3. Keep Your Home Neat and Clean – It’s not really hard at all if you keep it picked up as you go along. I’m not talking about a deep cleaning right now. I’m just talking about it not looking like a cyclone hit and you are the lone survivor. Put your dirty clothes in a hamper, put away the snacks after you eat them, put your video games back where they go after you play them, and put your shoes away. Make your bed, or at least straighten it a bit, and make sure you put away those folded clothes you just washed. We already talked about the dishes; do them as you go, remember? Just keep up with it as you go and you won’t have a big mess to deal with later. Here are links to a few sites about keeping your house clean.

The first site recommends doing one chore a day every month and then starting over the next month the same way. This may work for you:

My cleaning style goes more along the lines of this next site where you do a little of everything for thirty minutes a day to keep things up to par:

This site offers 21 simple hacks to clean your house that save time and make your job easier:

Whatever works best for you and your lifestyle is the way to go, but if your lifestyle is to not clean at all it’s not working.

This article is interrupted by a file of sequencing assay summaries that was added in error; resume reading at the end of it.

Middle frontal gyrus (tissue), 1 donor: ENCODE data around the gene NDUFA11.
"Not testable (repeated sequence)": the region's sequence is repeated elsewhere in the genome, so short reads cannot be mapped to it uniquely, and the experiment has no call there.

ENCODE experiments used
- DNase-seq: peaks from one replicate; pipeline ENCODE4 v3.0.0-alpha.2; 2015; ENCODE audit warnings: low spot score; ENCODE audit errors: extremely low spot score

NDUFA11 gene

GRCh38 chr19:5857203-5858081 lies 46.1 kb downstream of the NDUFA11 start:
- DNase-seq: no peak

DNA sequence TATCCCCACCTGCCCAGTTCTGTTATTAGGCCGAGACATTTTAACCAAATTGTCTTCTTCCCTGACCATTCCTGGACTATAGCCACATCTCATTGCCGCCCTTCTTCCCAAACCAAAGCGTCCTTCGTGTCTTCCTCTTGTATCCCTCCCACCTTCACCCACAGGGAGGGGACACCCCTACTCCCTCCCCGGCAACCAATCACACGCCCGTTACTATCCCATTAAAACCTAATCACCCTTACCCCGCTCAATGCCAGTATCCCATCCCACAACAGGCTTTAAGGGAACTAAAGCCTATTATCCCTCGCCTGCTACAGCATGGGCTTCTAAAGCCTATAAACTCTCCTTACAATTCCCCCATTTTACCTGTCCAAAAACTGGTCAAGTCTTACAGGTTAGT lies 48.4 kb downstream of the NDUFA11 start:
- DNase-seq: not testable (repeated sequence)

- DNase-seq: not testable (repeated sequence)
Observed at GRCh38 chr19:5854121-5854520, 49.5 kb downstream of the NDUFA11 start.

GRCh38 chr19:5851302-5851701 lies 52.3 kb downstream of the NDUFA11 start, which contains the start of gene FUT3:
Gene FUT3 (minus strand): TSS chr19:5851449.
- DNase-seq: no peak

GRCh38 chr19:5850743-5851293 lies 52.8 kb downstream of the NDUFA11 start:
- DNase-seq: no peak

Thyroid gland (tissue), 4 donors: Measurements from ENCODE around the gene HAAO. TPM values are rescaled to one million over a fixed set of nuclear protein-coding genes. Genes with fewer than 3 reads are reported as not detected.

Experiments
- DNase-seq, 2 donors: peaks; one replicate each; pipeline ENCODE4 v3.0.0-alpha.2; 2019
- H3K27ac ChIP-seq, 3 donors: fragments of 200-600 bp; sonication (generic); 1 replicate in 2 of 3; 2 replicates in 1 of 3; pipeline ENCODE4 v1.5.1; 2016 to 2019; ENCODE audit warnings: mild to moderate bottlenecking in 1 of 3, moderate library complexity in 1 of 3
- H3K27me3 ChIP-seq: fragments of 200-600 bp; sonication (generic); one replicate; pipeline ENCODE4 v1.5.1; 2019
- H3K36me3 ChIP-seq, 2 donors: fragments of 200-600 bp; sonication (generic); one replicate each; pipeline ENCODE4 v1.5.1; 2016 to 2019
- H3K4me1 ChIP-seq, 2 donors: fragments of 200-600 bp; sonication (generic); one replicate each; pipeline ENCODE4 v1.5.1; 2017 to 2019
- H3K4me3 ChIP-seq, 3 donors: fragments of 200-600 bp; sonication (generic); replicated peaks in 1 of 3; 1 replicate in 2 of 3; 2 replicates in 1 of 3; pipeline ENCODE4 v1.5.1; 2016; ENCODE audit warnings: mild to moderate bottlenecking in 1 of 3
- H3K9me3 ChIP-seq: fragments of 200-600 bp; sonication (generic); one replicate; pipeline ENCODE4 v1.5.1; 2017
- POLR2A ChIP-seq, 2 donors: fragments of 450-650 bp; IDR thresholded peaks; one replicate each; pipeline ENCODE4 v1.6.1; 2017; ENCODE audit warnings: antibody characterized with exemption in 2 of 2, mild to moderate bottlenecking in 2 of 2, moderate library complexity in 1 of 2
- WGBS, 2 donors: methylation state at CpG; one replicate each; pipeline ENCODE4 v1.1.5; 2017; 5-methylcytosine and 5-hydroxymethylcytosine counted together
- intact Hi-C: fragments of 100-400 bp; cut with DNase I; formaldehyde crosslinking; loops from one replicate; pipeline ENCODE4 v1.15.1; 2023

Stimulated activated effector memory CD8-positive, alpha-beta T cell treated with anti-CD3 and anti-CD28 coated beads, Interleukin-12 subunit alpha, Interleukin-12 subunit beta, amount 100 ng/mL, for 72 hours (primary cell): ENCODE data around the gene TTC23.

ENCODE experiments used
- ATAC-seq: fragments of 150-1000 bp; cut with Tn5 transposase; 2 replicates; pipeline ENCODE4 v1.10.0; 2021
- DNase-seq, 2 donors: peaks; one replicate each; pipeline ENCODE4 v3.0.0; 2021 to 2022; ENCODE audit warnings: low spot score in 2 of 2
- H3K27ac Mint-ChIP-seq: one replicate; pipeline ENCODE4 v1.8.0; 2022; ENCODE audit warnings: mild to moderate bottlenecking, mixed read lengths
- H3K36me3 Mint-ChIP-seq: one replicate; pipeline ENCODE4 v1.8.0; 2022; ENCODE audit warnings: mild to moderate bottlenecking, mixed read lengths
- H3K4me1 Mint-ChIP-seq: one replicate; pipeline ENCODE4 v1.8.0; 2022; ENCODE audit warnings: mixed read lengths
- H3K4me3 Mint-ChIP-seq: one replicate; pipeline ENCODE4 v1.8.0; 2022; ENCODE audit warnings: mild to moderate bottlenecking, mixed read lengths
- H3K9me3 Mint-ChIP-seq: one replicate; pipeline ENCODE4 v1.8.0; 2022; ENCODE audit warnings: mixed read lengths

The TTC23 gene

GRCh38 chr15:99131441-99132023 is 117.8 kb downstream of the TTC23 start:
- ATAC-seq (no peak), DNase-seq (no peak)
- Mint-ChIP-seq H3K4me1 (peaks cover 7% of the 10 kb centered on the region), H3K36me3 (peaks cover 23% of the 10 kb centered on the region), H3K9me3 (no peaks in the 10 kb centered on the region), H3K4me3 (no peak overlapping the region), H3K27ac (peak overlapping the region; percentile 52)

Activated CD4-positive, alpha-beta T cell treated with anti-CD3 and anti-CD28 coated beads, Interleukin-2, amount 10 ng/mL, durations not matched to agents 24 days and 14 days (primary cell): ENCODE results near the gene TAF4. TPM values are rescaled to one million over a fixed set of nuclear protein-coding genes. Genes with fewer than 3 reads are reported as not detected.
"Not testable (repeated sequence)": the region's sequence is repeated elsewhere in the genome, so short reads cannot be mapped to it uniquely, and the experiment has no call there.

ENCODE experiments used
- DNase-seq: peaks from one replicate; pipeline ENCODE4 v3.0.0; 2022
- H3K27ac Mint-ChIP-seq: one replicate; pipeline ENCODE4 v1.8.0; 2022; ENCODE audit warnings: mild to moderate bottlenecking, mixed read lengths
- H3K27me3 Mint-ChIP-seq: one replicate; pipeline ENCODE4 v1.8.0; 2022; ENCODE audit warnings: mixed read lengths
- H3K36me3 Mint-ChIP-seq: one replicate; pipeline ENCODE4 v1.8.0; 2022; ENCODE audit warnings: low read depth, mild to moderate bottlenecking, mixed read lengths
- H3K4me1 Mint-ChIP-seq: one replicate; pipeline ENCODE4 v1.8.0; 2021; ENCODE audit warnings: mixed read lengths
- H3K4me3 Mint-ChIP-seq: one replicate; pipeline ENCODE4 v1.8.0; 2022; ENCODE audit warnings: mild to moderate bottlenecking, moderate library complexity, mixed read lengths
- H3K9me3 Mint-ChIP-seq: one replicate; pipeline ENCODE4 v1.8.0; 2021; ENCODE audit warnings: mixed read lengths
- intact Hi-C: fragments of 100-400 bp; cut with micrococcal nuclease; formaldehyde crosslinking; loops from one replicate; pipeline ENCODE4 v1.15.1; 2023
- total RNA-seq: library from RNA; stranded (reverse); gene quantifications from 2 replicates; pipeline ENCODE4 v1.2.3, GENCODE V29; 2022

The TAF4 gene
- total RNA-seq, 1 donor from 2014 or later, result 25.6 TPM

4. Manage Your Time – I know if you graduated from college you had to learn to do some kind of time management. You had to get to your classes and do homework at some point. However, this does not mean that you did it efficiently. I have a daughter who did brilliantly in college, but a bigger procrastinator I have never seen! It worked for her because she has super human brain power and the ability to put things down on paper intelligently and quickly. It worked, but it was and still is a very stressful way to live your life. You need to plan out your time to some degree. I don’t mean that every aspect of your life has to be planned with no spontaneity whatsoever, because that would just be boring. You do need a schedule for the important things, like being ready and on time for your job. This is important. Getting enough rest to do the job effectively is another important time management skill. You can’t stay up all night and continue to do a good job at work. You need to keep your body healthy, so plan some exercise a few times a week. Set aside a little time in keeping your house clean, as we already spoke about above. You need to make a trip to the grocery store every once in a while so that you can make a meal for yourself a few times a week.